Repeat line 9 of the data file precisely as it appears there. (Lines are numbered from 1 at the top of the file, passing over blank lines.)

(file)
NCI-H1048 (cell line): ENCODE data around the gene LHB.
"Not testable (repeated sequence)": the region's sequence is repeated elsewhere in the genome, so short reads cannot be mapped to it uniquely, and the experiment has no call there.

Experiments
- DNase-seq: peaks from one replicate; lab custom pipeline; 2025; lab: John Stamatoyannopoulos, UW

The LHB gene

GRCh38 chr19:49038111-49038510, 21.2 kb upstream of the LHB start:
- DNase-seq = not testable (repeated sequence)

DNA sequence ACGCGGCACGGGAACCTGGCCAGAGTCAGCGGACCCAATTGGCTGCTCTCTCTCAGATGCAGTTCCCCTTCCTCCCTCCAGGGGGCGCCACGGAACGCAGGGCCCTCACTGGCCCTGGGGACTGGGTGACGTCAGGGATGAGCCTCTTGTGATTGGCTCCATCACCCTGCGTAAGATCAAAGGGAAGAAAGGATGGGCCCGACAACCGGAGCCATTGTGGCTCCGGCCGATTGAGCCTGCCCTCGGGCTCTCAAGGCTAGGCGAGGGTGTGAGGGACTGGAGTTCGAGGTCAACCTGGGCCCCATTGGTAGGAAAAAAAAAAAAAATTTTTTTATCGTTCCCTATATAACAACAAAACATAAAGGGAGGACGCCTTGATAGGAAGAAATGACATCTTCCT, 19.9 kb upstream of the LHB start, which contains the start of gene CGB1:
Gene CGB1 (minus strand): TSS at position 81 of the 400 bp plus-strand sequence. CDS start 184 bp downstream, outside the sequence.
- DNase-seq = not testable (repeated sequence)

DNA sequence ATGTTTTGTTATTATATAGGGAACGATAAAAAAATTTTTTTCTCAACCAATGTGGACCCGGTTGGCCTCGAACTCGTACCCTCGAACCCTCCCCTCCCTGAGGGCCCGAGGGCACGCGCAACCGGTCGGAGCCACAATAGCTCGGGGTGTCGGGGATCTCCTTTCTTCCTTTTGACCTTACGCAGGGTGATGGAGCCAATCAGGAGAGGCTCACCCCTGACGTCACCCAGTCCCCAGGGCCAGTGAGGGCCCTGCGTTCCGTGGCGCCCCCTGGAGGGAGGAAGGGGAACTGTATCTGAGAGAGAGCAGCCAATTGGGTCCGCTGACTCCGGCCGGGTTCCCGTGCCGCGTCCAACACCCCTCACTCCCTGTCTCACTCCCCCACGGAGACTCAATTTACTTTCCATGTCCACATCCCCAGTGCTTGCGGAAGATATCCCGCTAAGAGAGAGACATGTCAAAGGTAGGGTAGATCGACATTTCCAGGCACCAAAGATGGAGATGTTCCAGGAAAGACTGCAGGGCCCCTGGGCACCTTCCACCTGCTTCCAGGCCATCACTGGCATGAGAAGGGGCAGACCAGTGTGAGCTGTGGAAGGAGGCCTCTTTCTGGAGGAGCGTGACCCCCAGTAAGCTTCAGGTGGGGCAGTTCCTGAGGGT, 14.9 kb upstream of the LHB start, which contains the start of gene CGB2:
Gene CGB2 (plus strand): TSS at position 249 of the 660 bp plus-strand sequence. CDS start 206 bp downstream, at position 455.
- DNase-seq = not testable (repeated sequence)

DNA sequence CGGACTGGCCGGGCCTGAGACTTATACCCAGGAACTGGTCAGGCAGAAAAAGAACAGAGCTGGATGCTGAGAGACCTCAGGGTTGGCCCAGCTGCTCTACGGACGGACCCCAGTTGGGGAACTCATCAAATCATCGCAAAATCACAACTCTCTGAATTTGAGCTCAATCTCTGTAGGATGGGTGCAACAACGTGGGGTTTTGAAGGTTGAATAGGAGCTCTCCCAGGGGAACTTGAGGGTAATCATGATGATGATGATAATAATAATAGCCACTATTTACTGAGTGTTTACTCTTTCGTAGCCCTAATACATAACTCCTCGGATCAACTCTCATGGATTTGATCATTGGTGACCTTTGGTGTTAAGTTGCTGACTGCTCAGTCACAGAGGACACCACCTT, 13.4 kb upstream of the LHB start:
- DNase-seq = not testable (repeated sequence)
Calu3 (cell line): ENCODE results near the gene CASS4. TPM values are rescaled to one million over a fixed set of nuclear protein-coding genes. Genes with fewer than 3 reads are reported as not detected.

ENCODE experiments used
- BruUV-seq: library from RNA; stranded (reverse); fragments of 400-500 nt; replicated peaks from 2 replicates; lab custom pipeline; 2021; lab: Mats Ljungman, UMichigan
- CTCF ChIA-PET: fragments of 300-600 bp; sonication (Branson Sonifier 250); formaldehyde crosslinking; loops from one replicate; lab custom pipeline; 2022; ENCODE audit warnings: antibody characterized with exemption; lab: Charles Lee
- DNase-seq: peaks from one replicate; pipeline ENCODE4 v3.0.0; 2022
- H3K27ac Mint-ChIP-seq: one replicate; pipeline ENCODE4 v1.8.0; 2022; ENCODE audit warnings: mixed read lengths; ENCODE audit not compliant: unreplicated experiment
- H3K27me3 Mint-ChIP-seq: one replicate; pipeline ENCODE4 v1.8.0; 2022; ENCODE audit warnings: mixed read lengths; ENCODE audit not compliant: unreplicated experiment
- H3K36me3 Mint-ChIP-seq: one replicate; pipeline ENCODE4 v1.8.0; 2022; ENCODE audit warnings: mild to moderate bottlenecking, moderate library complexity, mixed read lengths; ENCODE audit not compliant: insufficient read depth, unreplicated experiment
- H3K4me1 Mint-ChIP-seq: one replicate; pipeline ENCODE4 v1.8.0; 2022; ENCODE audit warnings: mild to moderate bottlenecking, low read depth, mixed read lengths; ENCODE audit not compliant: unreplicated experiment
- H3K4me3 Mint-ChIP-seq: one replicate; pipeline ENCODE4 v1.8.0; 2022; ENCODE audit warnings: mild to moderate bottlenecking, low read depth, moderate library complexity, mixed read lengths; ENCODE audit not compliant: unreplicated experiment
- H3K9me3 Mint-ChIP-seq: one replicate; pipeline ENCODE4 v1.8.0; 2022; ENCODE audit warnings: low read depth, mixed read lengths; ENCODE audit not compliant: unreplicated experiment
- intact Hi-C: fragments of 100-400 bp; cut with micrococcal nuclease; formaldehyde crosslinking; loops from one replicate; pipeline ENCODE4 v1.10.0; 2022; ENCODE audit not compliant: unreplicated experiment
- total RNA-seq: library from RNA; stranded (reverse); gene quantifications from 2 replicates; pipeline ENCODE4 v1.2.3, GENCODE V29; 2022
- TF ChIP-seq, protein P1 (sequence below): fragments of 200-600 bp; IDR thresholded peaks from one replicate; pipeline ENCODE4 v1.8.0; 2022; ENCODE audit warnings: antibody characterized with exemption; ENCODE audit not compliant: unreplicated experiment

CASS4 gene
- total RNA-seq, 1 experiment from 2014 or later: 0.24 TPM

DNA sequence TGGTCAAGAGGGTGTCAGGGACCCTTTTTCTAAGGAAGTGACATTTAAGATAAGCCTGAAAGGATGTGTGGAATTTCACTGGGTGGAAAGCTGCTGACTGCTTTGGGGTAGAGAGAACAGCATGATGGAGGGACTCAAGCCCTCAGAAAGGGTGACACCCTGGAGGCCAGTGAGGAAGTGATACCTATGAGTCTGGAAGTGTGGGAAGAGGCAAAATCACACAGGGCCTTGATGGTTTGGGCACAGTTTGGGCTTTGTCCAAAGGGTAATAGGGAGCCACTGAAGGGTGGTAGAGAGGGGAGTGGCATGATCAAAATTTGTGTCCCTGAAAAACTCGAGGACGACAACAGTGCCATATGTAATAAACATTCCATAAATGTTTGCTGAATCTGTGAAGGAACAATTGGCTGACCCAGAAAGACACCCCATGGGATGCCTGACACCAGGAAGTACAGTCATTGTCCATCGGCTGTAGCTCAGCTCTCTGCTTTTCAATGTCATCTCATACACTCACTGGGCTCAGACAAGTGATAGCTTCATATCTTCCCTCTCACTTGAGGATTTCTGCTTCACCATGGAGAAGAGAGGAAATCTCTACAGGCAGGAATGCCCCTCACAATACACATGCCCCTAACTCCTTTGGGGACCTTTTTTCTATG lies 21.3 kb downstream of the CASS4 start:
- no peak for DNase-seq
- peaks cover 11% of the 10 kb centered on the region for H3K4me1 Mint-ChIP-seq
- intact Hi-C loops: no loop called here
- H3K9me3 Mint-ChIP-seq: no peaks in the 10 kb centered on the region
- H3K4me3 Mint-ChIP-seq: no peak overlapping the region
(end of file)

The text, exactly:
Gene CGB1 (minus strand): TSS at position 81 of the 400 bp plus-strand sequence. CDS start 184 bp downstream, outside the sequence.